davidsmillan

David S S من عند Ihalawatta, سريلانكا من عند Ihalawatta, سريلانكا

قارئ David S S من عند Ihalawatta, سريلانكا

David S S من عند Ihalawatta, سريلانكا

davidsmillan

نُشر هذا الكتاب في الأصل عام 1915 ، وهو جزء من سلسلة ضخمة كتبها عالم الطبيعة ثورنتون بورغيس. يستهدفون الأطفال الأوائل ، يروون المغامرات الخيالية لمختلف كائنات الغابات. إنهم يشبهون إلى حد ما عيد ميلاد آفي الخشخاش وإرثه. قرأت هذه الكتب كطفل وأستمتع كثيراً باستكشافها. أنها تحظى بشعبية مع مجموعات تلاميذ المدارس ، وبعضهم لا يصدق أي شيء مكتوب بعد عام 1950 هو أي خير. (توفي بورغيس في عام 1964) ليس الأدب العظيم بأي وسيلة ، لكنها ممتعة لقراءة ومشاركة مع أطفالك.

davidsmillan

I liked the book, however it was a long read.

davidsmillan

this was a great book bit on the odd wierd crazy side but wat great book isnt

davidsmillan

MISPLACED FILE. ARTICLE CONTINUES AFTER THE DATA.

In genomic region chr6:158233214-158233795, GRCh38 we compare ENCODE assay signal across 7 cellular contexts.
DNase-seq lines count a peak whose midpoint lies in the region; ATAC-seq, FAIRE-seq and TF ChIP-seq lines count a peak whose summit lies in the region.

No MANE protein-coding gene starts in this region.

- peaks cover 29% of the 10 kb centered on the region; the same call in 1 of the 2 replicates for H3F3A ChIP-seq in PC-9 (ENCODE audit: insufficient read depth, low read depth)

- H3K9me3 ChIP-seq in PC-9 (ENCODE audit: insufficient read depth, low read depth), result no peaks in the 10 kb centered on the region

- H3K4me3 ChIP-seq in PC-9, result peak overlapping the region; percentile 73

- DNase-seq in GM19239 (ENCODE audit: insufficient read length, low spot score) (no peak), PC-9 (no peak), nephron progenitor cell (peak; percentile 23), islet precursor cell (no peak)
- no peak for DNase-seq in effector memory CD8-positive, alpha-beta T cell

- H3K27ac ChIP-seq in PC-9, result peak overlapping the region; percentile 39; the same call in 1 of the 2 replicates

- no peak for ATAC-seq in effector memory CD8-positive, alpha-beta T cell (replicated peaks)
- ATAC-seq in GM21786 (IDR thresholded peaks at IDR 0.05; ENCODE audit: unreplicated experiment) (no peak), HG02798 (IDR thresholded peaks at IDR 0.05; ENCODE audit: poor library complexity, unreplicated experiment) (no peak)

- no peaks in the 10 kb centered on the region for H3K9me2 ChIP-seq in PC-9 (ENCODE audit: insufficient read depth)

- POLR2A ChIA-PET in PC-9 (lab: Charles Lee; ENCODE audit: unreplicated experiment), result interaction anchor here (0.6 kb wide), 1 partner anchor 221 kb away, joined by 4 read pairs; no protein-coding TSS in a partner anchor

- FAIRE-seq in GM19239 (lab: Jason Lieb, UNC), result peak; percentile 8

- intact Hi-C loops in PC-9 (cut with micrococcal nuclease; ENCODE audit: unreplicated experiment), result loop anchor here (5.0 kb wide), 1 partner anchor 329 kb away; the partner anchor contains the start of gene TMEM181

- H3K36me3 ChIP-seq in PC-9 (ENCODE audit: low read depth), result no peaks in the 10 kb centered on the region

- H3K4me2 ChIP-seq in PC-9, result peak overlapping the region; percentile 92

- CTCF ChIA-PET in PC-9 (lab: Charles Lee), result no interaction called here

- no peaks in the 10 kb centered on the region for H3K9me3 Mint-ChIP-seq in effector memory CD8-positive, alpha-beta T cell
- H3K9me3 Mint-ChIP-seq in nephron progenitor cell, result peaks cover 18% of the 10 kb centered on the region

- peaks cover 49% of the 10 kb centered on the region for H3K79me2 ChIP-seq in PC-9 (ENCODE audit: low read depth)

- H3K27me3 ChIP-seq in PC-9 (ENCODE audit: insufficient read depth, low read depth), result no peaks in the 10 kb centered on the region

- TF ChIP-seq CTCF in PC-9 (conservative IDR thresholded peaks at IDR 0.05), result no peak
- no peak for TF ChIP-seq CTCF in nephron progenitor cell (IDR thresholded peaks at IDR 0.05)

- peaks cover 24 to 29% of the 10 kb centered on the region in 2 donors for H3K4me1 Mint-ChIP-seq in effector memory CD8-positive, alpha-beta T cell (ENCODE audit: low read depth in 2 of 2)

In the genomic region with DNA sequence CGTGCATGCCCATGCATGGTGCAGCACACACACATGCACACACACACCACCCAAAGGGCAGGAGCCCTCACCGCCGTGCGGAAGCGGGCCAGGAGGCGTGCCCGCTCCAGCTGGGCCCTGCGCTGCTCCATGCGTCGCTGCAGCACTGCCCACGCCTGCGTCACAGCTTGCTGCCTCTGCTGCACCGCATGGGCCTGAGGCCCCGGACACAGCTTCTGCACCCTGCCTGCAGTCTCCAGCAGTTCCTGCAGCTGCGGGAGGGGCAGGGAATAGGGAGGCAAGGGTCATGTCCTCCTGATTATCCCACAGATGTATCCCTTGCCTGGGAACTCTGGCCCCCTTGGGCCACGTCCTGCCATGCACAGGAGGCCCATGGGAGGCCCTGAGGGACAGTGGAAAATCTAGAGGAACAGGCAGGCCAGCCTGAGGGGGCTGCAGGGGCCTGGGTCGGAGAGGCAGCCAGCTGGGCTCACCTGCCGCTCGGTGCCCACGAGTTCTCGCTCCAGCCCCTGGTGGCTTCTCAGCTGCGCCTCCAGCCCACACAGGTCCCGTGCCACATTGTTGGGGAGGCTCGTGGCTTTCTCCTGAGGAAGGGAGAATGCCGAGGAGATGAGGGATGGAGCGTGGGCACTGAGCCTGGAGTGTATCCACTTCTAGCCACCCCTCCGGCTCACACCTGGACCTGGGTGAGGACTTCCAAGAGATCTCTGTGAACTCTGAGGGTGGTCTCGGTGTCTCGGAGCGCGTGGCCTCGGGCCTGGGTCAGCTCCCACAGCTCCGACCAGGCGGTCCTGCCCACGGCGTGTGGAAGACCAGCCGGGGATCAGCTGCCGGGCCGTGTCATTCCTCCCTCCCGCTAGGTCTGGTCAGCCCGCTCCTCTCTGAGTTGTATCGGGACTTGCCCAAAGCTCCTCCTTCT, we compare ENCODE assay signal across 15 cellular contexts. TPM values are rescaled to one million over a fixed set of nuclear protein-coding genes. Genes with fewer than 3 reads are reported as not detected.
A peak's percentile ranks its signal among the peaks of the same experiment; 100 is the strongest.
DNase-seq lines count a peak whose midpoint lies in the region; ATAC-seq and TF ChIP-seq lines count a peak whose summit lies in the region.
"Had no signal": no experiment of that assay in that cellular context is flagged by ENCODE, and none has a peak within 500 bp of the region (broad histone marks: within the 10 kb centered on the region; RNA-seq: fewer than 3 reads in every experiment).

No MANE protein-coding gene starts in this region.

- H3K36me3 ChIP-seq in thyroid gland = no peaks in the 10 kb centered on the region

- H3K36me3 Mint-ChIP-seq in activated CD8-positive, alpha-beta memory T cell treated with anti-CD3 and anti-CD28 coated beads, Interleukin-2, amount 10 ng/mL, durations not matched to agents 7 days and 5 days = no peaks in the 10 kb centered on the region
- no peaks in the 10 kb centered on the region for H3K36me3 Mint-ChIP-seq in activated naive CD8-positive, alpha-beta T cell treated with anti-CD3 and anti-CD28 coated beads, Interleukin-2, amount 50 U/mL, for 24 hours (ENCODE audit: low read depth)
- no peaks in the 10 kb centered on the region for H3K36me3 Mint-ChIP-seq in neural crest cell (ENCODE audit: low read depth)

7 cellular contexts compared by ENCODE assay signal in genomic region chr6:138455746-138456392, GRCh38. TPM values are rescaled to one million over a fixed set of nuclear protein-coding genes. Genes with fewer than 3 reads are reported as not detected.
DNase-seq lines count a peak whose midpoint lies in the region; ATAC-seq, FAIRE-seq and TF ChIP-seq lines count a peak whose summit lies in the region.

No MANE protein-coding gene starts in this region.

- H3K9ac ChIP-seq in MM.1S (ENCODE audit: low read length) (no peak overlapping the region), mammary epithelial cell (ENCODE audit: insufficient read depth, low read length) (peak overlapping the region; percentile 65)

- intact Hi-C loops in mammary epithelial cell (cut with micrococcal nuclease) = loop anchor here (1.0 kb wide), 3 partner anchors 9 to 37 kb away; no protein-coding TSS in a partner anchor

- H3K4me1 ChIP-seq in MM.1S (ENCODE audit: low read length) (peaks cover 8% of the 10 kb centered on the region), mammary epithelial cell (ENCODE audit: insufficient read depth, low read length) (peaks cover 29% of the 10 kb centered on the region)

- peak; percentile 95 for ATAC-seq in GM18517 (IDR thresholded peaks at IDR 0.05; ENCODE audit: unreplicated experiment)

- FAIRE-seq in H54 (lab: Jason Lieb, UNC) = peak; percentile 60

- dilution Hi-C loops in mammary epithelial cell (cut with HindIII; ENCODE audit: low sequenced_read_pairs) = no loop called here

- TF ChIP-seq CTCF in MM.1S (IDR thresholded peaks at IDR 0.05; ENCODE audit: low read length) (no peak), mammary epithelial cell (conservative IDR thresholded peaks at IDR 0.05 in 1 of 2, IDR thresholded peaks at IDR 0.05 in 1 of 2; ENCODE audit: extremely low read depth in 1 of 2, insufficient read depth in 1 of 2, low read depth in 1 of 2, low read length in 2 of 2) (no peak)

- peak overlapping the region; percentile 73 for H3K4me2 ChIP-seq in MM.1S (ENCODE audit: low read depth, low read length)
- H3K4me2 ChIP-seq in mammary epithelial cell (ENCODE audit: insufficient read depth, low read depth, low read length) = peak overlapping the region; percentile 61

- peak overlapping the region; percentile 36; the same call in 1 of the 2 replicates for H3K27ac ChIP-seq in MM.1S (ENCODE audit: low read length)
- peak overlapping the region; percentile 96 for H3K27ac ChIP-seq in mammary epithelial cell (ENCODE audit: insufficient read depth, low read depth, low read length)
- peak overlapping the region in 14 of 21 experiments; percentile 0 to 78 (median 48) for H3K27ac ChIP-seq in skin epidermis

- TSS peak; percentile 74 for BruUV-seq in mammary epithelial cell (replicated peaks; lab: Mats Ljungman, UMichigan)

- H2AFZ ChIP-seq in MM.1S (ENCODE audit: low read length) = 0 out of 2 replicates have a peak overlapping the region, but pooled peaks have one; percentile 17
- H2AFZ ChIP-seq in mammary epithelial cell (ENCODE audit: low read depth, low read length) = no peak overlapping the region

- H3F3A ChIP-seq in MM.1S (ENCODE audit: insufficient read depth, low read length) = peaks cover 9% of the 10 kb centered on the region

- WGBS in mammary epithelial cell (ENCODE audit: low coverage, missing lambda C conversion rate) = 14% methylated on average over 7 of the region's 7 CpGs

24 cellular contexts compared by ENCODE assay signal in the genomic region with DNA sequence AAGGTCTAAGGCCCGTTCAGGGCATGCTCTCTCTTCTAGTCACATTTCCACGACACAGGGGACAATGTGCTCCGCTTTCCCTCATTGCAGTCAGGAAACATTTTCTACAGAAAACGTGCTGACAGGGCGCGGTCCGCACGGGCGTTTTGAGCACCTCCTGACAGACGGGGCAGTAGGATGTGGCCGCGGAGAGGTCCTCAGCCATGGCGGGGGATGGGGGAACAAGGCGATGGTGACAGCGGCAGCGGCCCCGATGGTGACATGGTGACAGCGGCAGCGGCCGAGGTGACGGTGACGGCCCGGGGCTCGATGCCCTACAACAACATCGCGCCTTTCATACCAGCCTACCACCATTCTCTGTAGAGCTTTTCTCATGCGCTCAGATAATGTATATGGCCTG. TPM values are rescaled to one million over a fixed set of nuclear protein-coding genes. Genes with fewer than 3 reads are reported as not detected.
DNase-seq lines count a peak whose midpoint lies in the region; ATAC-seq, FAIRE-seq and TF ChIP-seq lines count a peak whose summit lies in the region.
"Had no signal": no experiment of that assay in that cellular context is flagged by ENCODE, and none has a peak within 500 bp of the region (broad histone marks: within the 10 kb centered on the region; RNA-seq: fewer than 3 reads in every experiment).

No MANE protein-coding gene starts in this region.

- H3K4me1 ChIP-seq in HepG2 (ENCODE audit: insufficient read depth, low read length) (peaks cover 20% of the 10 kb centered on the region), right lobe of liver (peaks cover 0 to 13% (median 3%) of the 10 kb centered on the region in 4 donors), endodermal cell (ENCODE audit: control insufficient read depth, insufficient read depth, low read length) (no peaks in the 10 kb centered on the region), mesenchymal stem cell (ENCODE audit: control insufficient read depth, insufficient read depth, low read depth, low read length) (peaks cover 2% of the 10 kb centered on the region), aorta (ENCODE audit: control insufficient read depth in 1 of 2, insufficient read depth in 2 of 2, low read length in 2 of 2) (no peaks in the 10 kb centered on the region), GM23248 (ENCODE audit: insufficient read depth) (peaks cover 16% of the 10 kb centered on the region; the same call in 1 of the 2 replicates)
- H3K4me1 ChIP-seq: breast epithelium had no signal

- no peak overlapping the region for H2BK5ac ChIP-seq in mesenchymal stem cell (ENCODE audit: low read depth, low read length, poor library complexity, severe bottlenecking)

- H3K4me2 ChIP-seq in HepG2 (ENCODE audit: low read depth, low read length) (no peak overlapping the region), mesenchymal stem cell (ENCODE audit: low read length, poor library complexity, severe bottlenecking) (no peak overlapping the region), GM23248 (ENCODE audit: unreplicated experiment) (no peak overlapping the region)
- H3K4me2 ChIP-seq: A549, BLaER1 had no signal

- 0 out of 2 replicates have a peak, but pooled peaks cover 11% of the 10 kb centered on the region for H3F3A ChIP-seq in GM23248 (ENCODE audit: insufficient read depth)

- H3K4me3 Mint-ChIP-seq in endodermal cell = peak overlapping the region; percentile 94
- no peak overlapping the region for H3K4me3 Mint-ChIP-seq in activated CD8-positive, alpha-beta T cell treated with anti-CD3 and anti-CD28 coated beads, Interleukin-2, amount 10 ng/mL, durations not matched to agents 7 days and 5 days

I bought this book (for $2 at Goodwill, hardbound) because I hated the movie. Strange right? Well, I knew after watching the movie that something was missing, and that the book could't have won a prize for no reason. So, since I got such a good deal on the book, I decided to investigate to see if I could find what I had missed. I quickly realized what the book has that the film does not, is character development! While watching the movie I wasn't able to get a good feel for the context of Robbie and Cecilia's relationship. Their romance and then ensuing tragedy therefore are a bit underwhelming. The book however makes their internal and external lives much more accessible to the reader, which in turn creates a more powerful impact. The film was emotionally dry in comparison. What translated well onto the screen or at least what was interpreted well by the director, cinematographer, set designer etc. was the atmosphere that surrounded the characters. I was enchanted by McEwan's ability to perfectly describe every nuance of the character's surroundings. Granted I had seen the movie first so I already had a preprepared mental image but it was clear from the writing that the scenery came directly from the author and not the filmmakers. McEwan is just as adept at describing the interior lives of the characters, especially Briony, this story's central figure. By using an omniscient narrator McEwan is able to tell more about each character than he or she might be able to tell about themselves. This makes for a fantastic psychological read. I like getting into a character's head and I respect an author who can observe with equal power the world we live in and the worlds that exist inside of us. I look forward to reading another book from McEwan.